Set my music free – thank you EMI

Thank you EMI for releasing music singles without any DRM protection on it.  While I continue my love/hate relationship with the IPod, I do believe that my music needs to be portable and free. I recently bought the new Treo 680 for my wife and was in the process of loading music on her device when I remembered that my selection was limited.  I also have the same issue with the new Blackberry Pearl I just bought for myself.  Why is this the case?  It is because the hardware and technology vendors want to lock consumers into their ecosystems.  It is because the music companies are afraid of piracy.  In this case, it is because any music I bought from ITunes over the last few years requires me to have a device (iPod, iTunes, or  music phone) that can play ITunes or AAC encoded tracks.  Sure I could go convert the files to a wav format and then reconvert them to MP3 but who has the time or desire to do so.  The same goes for any device using Microsoft technology - your new device has to support WMA DRM.  In the end, I buy my music but it can't go anywhere with me which is quite frustrating.  As we all know, this will become a bigger problem in the future as more and more devices support music like the Treo and new Blackberry Pearl.  As a consumer, I don't necessarily want to be locked into one vendor forever and want to be able to easily port my songs between different devices.  There are forward thinking individuals in the industry like Michael Robertson (full disclosure, Michael is also the founder of portfolio company Sipphone) who wants to store your music in the cloud and allow you to access it from any device - wireless, Tivo, any PC, but at the end of the day the problem is that I still need to have iTunes if I want to play the music I bought from them.  This has to end!  So EMI is releasing a Norah Jones single through Yahoo Music with no DRM.  This is a baby step but a big one.  Maybe the fear of Apple's dominance in the music industry is outweighing the industry's concern for piracy? Either way, this is a welcome step for consumers.  I still may go back to the stone age and buy CDs and rip them myself as I want my music to be free, free of all DRM so I can use it how I want and on what device I want.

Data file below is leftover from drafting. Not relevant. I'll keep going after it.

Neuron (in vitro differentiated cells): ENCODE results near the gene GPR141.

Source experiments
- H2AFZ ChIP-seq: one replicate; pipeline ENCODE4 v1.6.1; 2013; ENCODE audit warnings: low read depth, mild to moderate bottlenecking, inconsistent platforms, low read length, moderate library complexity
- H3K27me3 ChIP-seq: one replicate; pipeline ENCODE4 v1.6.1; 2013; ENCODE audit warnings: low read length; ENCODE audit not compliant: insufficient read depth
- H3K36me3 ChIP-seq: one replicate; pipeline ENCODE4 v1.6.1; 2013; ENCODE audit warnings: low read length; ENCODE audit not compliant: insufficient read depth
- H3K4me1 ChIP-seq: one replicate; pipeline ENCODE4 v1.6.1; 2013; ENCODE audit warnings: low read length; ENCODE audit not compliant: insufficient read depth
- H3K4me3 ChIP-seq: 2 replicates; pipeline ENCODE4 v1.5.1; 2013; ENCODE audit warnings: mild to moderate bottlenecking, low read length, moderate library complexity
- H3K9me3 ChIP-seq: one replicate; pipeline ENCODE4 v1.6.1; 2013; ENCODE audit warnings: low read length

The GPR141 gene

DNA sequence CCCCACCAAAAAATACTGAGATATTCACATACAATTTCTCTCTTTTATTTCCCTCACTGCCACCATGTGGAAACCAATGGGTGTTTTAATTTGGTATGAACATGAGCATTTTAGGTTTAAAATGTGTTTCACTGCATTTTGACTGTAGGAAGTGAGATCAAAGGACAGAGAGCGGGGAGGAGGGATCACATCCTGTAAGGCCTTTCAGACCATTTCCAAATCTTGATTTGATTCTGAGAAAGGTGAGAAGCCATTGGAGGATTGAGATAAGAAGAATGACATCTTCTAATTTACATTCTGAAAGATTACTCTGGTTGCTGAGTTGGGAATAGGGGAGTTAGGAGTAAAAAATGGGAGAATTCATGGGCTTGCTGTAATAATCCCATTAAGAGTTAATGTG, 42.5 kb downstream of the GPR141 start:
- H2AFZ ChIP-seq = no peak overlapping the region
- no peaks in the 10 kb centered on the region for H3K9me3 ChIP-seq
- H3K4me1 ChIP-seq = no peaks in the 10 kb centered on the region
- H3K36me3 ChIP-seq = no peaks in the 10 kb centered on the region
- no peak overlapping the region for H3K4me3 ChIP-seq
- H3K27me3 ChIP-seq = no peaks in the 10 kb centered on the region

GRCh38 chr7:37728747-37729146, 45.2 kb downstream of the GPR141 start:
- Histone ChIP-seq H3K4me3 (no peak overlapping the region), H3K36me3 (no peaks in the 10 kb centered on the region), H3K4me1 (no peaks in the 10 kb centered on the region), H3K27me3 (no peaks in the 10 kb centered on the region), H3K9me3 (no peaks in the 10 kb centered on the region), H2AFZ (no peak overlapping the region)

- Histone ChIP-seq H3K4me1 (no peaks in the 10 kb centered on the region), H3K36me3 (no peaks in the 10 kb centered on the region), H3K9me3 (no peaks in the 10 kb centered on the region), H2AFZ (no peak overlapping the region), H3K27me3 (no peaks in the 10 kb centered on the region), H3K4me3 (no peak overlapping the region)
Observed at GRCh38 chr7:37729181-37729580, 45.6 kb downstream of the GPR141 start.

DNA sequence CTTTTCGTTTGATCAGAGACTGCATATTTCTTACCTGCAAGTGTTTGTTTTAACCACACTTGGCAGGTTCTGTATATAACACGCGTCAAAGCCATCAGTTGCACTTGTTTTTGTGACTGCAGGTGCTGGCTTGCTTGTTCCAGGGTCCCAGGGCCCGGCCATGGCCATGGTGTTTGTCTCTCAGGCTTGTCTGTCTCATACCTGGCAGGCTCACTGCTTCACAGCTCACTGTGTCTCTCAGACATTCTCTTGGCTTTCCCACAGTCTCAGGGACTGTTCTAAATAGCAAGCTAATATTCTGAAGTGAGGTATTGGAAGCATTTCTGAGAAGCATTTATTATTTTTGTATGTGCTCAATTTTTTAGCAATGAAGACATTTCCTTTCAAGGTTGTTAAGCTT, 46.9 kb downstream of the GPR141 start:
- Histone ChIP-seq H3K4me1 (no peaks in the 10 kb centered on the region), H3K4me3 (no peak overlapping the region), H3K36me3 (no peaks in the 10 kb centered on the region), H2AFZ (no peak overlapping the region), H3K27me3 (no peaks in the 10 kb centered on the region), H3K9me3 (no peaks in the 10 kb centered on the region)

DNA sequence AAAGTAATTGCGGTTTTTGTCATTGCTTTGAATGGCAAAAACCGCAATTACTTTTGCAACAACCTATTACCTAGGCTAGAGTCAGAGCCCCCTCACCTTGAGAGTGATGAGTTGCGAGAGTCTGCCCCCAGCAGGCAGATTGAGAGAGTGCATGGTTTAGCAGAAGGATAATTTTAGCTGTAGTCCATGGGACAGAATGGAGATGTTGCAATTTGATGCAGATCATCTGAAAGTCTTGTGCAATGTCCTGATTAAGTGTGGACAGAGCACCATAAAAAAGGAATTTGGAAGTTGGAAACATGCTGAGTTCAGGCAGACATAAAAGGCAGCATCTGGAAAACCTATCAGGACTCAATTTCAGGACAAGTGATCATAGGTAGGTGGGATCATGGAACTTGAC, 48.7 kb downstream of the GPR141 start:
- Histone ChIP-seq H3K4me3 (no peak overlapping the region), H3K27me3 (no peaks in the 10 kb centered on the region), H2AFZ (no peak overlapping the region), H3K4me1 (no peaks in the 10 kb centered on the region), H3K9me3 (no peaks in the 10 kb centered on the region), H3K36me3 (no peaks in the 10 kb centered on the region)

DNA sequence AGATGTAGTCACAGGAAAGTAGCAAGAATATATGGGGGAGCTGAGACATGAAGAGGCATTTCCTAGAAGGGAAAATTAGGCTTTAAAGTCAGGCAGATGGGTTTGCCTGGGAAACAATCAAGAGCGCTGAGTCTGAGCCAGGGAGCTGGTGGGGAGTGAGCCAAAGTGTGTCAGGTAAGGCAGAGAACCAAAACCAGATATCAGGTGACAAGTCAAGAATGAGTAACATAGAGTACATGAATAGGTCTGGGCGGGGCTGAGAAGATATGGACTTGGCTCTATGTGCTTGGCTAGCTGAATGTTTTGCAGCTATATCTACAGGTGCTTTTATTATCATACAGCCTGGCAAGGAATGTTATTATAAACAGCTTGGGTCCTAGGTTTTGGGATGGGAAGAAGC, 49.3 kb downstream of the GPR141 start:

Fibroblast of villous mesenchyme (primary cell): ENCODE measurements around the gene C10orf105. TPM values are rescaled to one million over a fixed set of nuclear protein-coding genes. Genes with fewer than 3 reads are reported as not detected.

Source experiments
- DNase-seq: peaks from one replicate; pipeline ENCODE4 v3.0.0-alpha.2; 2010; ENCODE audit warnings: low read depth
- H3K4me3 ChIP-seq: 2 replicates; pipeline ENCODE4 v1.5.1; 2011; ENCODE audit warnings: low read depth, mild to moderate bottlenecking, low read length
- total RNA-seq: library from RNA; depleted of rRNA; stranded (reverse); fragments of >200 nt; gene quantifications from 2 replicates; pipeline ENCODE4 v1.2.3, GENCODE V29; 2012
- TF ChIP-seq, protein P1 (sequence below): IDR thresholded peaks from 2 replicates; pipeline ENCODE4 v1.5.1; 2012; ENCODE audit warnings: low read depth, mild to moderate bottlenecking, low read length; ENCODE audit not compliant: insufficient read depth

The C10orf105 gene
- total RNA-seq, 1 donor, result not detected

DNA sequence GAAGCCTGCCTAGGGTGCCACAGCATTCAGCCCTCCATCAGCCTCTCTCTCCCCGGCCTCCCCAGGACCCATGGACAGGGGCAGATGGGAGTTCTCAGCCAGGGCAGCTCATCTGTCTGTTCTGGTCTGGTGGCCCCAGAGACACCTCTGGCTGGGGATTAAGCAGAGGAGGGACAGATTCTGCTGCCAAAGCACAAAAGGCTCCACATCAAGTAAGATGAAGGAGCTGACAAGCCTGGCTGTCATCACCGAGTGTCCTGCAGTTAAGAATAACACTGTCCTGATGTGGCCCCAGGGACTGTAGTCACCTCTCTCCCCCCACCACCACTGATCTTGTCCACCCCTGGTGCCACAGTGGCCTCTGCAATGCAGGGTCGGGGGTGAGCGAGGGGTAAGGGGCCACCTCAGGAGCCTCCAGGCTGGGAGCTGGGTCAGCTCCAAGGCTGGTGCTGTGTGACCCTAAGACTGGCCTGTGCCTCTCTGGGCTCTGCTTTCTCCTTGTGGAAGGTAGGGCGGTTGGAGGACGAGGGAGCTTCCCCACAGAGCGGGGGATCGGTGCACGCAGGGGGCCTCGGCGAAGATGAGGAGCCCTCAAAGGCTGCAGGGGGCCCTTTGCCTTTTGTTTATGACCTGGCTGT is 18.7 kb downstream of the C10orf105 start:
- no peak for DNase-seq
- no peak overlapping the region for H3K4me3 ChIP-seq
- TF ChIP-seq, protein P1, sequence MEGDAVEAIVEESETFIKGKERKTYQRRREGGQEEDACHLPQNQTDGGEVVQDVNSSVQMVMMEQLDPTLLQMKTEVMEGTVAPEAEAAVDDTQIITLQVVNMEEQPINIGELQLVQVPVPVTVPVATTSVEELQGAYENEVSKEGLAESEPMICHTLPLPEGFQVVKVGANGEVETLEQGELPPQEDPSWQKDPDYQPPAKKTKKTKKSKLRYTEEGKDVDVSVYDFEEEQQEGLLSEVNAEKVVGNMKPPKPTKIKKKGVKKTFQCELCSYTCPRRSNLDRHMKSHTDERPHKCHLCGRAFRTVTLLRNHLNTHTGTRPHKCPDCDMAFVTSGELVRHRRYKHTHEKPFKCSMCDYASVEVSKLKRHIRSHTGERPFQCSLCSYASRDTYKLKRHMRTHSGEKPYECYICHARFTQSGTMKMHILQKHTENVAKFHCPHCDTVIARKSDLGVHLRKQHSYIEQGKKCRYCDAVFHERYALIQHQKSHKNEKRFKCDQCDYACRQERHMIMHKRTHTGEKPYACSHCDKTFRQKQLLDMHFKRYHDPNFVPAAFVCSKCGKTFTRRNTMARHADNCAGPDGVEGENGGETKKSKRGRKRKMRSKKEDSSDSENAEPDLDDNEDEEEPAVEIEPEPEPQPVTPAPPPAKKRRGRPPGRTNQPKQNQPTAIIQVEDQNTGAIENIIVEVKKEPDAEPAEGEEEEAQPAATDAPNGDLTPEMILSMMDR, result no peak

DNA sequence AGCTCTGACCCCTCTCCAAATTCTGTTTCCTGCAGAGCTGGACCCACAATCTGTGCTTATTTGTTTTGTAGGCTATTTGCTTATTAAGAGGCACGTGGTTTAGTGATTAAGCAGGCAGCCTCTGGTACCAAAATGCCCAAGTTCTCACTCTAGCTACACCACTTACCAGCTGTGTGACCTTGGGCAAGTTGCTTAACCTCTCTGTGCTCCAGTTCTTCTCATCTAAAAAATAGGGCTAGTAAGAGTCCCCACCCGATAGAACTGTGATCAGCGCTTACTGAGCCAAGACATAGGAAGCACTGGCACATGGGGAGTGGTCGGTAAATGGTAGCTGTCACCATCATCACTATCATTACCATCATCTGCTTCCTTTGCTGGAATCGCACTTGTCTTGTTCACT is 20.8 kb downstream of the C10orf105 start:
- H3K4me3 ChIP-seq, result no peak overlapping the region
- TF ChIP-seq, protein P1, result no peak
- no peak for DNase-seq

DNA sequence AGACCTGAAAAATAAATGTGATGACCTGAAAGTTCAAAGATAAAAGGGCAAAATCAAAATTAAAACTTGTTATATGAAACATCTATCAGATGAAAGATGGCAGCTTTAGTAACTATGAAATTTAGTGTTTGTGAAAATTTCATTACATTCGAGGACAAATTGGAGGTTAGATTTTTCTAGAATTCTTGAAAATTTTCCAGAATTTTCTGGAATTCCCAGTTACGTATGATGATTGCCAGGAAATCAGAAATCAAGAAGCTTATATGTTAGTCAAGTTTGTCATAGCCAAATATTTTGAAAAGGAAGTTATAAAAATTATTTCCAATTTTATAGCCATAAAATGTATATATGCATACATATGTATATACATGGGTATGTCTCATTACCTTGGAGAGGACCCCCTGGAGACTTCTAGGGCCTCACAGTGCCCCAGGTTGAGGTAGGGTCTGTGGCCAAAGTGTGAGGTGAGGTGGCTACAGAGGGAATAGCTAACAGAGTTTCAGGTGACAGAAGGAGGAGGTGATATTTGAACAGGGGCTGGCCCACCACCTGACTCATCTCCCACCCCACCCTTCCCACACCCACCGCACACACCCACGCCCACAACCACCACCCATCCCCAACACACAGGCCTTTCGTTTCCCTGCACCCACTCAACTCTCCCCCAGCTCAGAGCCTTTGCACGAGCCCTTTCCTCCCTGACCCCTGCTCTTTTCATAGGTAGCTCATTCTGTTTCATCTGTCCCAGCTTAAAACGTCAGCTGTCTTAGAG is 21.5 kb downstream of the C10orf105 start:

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3 Responses to “Set my music free – thank you EMI”

  1. Erik Schwartz Dec 7, 2006 at 11:52 am #

    FWIW, this is why I am dubious of the success of the forthcoming iPhone.

    First of all, a stipulation. If the iPhone is only synchable via USB, it’s lame and it shouldn’t be released. I want to be able to access my local iTunes library with this device via the data channel on my phone (I also want it to synch all my other data too, cal, contacts…). I need to be able to but new songs from Apple via the data channel.

    The cellular carriers are one of those entities that want to lock the consumer in (as is apple). Are the carriers going to let the apple leverage their “all you can eat” (for now anyways) data channel when all the carriers want to be in the music download biz too? I bet not.

    I actually believe Apple is one of the few companies that can pull off an MVNO. They have the retail distribution. They have all the supporting applications in place (email, calenders, contacts, music/video).

  2. Chris Parandian Dec 8, 2006 at 2:33 pm #

    When the carriers opened up text messaging (from a walled garden and worked out the interoperability) their revenue stream on it increased 60-fold… On a different but related note, I hope they follow the same model with the Mobile TV opportunity where they can lead (instead of chase Apple in music).

    Erik – I agree with your thought regarding Apple and the MVNO opportunity. Consumers are attached to their iPods (not necessarily their carrier) and could find the iPhone too good to resist.

  3. Ian Lamont Dec 11, 2006 at 9:04 pm #

    While EMI’s mp3 policy is a step in the right direction for consumers, please do not overlook the fact that EMI continues to force other DRM technologies on customers. In many markets, the company sells copy-protected CDs which not only prevent users from creating mp3s, but in some cases also prevent users from even playing the discs on their own computers.

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